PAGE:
The Boy Downstairs: ‘When Harry Met Sally’ for millennials
Zosia Mamet shows a delicate comic touch in this hugely likeable New York rom-com
Floored relationship: Zosia Mamet and Matthew Shear in The Boy Downstairs
Film Title: The Boy Downstairs
Director: Sophie Brooks
Starring: Zosia Mamet, Matthew Shear, Deirdre O'Connell, Diana Irvine, Sarah Ramos, Arliss Howard, Deborah Offner, David Wohl
Running Time: 91 min
Adam Driver has thrown his lot in with the Dark Side and Allison Williams went darker still in Get Out, but Girls alumnus Zosia Mamet is all bittersweetness and light in this hugely likeable New York rom-com.
As with the Lena Dunham series, and much of Woody Allen’s early Big Apple milieu, The Boy Downstairs is mostly populated by aspiring something-or-others. Mamet’s Diana is working on a novel; her sometime-boyfriend is involved with music, somehow. When the dress code for a rooftop party is “fancy”, Diana turns up as Hamilton. There are drunken, disappointed nights out, kooky chums, occasional phoneys, and various overbearing parents.
Returning from three years in London, Diana is introduced to real estate agent Meg (Ramos) by her wacky best friend, Gabby (Irvine), and quickly lands an apartment so perfect it could feature in a 1990s reality show.
The fancy upper level of a brownstone house, Diana’s new dwelling comes with a fun, free-spirited, widowed owner-occupier (O’Connell) and – whoops – Diana’s ex-boyfriend Ben living in the basement.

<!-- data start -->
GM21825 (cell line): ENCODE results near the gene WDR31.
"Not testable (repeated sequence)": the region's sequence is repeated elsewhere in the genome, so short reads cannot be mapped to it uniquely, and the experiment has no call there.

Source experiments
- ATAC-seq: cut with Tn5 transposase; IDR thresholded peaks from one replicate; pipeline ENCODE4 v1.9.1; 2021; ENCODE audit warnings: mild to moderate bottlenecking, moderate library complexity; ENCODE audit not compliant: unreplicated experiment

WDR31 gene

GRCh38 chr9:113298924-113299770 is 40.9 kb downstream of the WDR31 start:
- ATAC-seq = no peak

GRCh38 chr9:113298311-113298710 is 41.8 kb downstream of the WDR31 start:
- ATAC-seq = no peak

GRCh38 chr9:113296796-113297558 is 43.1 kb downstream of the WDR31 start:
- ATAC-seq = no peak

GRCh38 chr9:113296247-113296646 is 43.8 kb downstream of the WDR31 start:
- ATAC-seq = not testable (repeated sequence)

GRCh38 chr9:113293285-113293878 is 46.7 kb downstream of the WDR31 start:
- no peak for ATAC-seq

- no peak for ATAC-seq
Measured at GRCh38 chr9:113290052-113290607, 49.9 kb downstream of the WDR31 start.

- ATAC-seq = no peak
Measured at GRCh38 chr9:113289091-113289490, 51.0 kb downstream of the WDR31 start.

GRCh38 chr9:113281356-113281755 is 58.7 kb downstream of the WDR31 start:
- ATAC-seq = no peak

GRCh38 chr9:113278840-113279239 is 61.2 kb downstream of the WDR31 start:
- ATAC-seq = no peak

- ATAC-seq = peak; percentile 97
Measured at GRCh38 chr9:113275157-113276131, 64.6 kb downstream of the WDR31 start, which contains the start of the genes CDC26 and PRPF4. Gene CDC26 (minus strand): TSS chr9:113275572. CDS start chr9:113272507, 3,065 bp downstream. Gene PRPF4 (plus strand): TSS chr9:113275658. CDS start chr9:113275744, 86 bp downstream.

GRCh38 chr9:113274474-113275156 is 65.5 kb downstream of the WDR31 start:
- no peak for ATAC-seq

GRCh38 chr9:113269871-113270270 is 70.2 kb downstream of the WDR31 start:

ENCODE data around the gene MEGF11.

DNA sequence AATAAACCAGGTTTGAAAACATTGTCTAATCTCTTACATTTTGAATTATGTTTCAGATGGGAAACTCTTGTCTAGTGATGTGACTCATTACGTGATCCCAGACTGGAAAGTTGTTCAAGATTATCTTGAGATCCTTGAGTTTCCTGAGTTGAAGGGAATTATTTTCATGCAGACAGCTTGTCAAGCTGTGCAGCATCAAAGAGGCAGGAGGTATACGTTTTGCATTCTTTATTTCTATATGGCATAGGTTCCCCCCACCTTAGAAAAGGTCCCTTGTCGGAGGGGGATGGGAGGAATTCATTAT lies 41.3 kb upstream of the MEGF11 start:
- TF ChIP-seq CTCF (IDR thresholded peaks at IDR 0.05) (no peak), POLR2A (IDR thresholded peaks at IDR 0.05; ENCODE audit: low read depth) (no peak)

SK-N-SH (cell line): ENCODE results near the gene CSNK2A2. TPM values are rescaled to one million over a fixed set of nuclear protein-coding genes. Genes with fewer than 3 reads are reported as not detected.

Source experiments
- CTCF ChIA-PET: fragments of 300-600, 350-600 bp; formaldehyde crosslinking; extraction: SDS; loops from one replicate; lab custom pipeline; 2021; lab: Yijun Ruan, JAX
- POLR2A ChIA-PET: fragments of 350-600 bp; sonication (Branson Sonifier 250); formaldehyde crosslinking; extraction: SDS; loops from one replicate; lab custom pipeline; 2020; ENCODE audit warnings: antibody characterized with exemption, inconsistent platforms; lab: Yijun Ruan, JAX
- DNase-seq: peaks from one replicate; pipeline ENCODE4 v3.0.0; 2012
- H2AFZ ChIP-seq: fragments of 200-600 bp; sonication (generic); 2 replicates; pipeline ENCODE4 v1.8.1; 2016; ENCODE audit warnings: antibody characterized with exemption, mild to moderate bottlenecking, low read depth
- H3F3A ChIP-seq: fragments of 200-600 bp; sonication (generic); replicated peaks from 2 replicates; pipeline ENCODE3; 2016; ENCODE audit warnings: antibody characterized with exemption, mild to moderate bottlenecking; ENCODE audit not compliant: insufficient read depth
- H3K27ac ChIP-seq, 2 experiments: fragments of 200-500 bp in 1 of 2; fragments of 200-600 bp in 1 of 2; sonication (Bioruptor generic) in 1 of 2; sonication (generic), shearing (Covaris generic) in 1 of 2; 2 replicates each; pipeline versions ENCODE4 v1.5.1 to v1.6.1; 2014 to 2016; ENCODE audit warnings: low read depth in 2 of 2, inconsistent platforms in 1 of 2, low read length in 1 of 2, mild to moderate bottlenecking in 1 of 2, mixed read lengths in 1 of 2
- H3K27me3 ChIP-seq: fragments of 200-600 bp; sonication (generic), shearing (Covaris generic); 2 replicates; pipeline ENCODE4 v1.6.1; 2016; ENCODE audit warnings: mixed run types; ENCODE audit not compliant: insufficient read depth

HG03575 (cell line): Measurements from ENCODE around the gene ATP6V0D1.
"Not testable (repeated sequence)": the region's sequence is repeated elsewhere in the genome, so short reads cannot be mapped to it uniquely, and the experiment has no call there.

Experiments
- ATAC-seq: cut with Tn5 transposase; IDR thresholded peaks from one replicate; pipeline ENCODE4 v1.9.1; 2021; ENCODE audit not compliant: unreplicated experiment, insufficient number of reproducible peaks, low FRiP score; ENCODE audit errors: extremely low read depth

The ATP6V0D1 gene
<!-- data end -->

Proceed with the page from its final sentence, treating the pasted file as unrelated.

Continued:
Ben (Noah Baumbach regular Shearer), the former beau, is visibly horrified to discover the identity of his new neighbour and even suggests that she ought to leave. His current girlfriend is even less pleased. Worse still, his current girlfriend is Meg, the real estate agent who met Diana’s attempts at goofy, ice-breaking humour with snobbish froideur.
Excruciating encounters ensue. Flashbacks walk through the inception and disintegration of Diana and Ben’s relationship and a messy muddle of feelings.
The screenplay of this post-mumblecore, millennial When Harry Met Sally trades on good humour and scarlet-making awkward situations. Mamet, the daughter of playwright David Mamet, maintains a delicate comic touch throughout Sophie Brooks’s wonderfully observed relationship two-step.
Her expressive, charmingly quizzical features combine the cocked-head cuteness of a momentarily confused puppy and dark, dramatic eyebrows that seem to double-down on Frida Kahlo’s uni.